There were no abnormalities detected in the head and neck examination. Specifically, his ocular and extra-ocular muscles were intact. Pupils were equal, round and reactive to light accommodation, with no evidence of diplopia. The nares were patent bilaterally, and septum deviated towards the left side. Superficial palpation revealed no abnormalities. The patient had no other symptoms, and the results of routine laboratory tests were within normal limits except for the blood sugar, which was 467 mg/dl at random.

A computed tomography study was ordered to identify the 3-Dimensional relationship of the tooth with orbital contents and maxillary sinus. The findings were confirmed and location of teeth identified [Figure 1].{Figure 1}

The impacted right third molar and distomolar were planned to be surgically removed along with follicular tissues and adjacent sinus lining tissue. Via intra-oral access, with standard Caldwell Luc procedure, the maxillary sinus was reached carefully to locate both the right third molar and distomolar. By careful manipulation, the teeth were removed [Figure 2]. As the bone of the orbital floor was nearly intact, no reconstruction was needed. The sinus was drained and closed in layers with a drain placed. Appropriate antibiotic coverage and non-steroidal anti-inflammatory drugs were provided for 5 days. Healing was uneventful. Histopathological examination revealed the follicular tissues to have features suggestive of a dentigerous cyst.{Figure 2}


Ectopic tooth in orbital floor is rare and often with associated pathology. The presence of impacted teeth with a dentigerous cyst along the floor of the orbit is rare.[4],[5],[6],[7],[8],[9] Literature has few reported cases. But the occurrence of bilateral distomolars, with one of them being impacted, is very rare.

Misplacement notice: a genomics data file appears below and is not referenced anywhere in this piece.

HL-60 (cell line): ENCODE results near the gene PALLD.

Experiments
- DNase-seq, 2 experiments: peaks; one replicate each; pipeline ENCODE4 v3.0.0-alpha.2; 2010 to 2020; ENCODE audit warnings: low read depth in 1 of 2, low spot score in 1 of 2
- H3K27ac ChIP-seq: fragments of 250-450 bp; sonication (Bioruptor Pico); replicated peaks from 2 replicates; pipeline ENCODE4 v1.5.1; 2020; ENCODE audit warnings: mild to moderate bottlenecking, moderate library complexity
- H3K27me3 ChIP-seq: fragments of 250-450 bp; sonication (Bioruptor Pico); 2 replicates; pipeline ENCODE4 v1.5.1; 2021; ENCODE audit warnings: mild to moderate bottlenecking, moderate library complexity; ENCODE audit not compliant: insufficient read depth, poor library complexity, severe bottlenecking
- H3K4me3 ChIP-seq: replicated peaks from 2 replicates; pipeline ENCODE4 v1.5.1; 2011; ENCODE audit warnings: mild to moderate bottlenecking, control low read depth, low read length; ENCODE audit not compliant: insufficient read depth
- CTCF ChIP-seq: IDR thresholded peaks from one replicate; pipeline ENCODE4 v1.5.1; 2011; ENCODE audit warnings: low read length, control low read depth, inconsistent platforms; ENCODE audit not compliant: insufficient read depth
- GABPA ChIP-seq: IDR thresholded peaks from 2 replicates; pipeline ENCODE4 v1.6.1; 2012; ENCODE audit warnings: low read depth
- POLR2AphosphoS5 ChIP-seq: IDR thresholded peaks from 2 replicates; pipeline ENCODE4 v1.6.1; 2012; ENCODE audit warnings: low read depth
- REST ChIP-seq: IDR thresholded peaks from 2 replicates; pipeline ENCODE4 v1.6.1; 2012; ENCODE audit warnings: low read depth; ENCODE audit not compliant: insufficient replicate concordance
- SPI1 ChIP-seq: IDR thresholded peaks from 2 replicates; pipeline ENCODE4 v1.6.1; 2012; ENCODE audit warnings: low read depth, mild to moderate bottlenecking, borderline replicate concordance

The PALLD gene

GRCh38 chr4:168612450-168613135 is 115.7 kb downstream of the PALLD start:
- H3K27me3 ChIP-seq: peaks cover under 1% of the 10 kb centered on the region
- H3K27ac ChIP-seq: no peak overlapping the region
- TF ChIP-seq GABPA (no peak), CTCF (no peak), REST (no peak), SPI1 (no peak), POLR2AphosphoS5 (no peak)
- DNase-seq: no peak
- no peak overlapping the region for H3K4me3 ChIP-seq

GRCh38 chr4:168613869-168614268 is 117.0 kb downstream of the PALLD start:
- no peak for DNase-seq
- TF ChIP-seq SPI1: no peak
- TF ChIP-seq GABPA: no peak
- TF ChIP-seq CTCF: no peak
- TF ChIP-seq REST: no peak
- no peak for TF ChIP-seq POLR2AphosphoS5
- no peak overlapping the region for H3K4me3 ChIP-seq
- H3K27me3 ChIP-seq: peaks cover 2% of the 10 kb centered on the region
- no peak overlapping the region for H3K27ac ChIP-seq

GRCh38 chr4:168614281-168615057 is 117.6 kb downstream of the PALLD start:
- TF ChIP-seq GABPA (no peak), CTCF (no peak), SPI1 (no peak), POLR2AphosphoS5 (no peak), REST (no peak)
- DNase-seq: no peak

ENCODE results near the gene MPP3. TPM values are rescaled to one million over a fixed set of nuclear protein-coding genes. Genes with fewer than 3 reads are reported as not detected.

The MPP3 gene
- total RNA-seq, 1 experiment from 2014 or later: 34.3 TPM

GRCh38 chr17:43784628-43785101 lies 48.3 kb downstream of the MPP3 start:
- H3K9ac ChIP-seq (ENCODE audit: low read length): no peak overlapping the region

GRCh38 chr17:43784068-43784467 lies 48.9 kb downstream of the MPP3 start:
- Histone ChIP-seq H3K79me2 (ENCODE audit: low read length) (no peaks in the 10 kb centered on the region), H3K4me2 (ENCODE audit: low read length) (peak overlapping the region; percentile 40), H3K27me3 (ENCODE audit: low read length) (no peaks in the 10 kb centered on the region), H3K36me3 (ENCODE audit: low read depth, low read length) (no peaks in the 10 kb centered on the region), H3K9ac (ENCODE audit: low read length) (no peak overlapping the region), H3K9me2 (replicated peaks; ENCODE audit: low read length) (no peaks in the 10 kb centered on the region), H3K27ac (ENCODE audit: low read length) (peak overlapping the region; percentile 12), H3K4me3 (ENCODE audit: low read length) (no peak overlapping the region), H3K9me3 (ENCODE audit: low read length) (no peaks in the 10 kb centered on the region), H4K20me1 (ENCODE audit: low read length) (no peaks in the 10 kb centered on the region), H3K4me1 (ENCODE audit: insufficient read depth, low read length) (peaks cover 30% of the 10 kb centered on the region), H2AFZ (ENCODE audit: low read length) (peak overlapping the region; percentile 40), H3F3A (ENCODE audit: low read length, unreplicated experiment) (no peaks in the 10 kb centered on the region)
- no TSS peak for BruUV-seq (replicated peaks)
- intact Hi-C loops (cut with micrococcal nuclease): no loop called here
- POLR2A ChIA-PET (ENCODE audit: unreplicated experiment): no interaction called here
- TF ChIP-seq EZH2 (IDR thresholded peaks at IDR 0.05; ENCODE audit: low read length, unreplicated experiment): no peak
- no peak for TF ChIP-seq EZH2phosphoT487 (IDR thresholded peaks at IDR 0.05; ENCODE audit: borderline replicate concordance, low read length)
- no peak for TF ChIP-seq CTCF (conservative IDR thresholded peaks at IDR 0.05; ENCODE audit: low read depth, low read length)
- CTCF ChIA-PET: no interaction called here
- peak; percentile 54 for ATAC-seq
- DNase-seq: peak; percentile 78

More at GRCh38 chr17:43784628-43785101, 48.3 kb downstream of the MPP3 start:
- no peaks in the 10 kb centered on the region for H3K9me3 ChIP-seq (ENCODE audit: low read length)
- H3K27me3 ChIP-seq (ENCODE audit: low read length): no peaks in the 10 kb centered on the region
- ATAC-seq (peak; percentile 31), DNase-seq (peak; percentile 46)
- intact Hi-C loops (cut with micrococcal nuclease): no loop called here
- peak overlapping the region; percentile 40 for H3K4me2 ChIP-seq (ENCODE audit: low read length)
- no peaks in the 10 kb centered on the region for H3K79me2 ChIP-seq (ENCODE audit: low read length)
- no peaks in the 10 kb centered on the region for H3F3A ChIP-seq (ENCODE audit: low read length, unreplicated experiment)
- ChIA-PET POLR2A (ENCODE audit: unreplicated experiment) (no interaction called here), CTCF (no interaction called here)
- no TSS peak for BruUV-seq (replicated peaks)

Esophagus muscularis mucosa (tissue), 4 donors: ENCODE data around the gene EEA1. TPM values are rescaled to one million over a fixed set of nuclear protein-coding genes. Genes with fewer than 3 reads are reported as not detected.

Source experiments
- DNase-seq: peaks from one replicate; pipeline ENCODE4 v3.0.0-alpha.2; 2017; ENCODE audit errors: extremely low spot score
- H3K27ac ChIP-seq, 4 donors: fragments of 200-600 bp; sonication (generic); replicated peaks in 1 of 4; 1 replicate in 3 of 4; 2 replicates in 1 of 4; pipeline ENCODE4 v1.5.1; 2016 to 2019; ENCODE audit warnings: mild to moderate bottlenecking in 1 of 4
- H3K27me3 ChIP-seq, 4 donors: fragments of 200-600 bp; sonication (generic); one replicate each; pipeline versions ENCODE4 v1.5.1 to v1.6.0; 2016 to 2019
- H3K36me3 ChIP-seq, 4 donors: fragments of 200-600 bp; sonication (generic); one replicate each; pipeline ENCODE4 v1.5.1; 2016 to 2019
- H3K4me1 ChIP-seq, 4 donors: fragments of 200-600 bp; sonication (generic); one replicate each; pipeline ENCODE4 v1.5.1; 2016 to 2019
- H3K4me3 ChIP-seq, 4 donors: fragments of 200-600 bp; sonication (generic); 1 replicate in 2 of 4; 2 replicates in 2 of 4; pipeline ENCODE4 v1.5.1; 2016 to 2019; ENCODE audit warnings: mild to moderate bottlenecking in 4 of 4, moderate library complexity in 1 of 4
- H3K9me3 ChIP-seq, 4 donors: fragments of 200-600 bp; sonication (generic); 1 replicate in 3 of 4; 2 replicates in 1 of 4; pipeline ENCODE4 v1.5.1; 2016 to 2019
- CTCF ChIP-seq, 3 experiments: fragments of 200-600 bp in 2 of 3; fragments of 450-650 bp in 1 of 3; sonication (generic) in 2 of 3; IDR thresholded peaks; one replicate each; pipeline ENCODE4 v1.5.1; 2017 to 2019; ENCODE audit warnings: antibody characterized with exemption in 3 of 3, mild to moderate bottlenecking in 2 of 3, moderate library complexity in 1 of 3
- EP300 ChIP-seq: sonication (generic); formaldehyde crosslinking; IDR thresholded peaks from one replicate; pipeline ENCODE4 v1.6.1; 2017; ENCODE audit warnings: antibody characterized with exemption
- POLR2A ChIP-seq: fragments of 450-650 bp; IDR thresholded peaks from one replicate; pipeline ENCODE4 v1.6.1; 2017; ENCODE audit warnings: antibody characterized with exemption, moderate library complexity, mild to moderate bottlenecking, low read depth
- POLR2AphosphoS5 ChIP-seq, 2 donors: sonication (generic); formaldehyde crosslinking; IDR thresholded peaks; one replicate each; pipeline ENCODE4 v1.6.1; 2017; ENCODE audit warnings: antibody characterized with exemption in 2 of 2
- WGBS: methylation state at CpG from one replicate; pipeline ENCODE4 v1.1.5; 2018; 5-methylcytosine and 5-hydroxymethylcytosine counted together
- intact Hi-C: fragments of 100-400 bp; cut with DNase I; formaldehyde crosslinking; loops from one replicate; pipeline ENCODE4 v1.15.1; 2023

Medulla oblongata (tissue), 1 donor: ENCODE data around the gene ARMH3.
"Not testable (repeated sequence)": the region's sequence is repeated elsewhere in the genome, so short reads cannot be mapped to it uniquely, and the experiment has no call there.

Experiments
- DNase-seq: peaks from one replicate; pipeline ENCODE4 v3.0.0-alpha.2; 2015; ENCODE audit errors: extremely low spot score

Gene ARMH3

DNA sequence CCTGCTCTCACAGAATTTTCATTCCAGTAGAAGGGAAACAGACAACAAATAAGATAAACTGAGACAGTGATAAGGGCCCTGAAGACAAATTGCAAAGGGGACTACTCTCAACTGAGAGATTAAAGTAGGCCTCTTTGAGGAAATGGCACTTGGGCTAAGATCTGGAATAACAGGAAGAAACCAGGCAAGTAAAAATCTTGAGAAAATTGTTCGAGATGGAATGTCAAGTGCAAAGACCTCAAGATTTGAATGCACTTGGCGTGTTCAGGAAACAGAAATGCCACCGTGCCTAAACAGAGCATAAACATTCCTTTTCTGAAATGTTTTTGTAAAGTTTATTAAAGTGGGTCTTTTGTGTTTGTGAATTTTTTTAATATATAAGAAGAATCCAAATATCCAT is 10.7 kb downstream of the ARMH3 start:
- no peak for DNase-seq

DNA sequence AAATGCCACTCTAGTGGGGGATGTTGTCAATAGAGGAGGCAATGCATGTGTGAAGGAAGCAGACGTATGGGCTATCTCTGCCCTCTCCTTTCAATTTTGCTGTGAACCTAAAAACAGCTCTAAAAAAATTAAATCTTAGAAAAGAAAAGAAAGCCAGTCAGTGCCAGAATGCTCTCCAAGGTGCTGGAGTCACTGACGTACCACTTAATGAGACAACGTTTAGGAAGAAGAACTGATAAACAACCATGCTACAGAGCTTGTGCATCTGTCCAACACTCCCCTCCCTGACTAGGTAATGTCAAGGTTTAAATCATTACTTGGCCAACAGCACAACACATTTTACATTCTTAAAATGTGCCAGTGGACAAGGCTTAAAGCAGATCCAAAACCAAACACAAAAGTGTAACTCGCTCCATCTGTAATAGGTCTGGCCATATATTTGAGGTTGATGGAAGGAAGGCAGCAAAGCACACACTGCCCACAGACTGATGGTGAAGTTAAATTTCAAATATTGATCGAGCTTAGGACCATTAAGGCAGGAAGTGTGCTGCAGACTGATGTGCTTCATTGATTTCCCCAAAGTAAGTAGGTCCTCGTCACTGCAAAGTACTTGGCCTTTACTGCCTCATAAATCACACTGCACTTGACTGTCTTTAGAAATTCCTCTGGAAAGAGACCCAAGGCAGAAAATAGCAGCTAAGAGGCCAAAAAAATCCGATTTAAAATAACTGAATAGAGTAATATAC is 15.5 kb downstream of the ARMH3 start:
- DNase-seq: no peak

Most interestingly, in the literature, the reported cases of ectopic impacted tooth in association with a dentigerous cyst in maxillary sinus would give rise to symptoms including ocular problems, notably diplopia and rhinorrhoea.[5],[6],[7] The signs and symptoms are reported to have persisted from months to years preceding the presentation.[1] In our present case, there was a mild, dull pain in the posterior maxillary region, while there were no ocular issues, in spite of the teeth being present in the floor of the orbit, extending into the orbital condition. Although the maxillary sinus radiologically exhibited being involved in the disease process, it did not clinically have any signs and symptoms of the conditions. We needed to remove the offending tooth, as a preventive measure such that the dentigerous cyst does not expand further causing ophthalmological or rhinitis related issues.

In the pertinent literature, there are no reports of 2 ectopic teeth in the same maxillary sinus, each in a different direction. Usually, such established dentigerous cysts in the maxillary sinus are in approximation to the osteomeatal complex. This facilitated removal with endoscopes. Pasquale and Shermetaro,[2] Kayabasoglu et al.[3] and Buyukkurt et al.[8] reported in medial sinus wall sparring the infra-orbital region. But in the present case, the lesion and tooth were near to the infra-orbital canal region, complicating the removal. There are very few reports of successful exoneration of such tooth from anatomical complex region, both endoscopically and intra-orally. Traditionally, posterior Caldwell Luc approach had been used.[9] Kaya and Bocutoǧlu, Shetty et al. and Rai have used this technique.[5],[6] In our case, the cyst was at the level of the floor of the orbit, in close contact with the infraorbital nerve. In spite of all the shortcomings, understanding the complex loco-regional anatomy facilitated the easy removal of the tooth.


An ectopic distomolar along the floor of the orbit with dentigerous cystic features is rare. Association of the impacted third molar inside with maxillary sinus is not rare. Surgeons need to be aware of the need to locate missing or look for extra tooth or hidden pathologies. Rarely tooth can be found away from the oral cavity. Operating Surgeons need to be diligent in clinical and radiographic evaluation, inclusive of few unusual locations and plan adequately before surgery.

Declaration of patient consent

The authors certify that they have obtained all appropriate patient consent forms. In the form the patient(s) has/have given his/her/their consent for his/her/their images and other clinical information to be reported in the journal. The patients understand that their names and initials will not be published and due efforts will be made to conceal their identity, but anonymity cannot be guaranteed.

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Conflicts of interest

There are no conflicts of interest.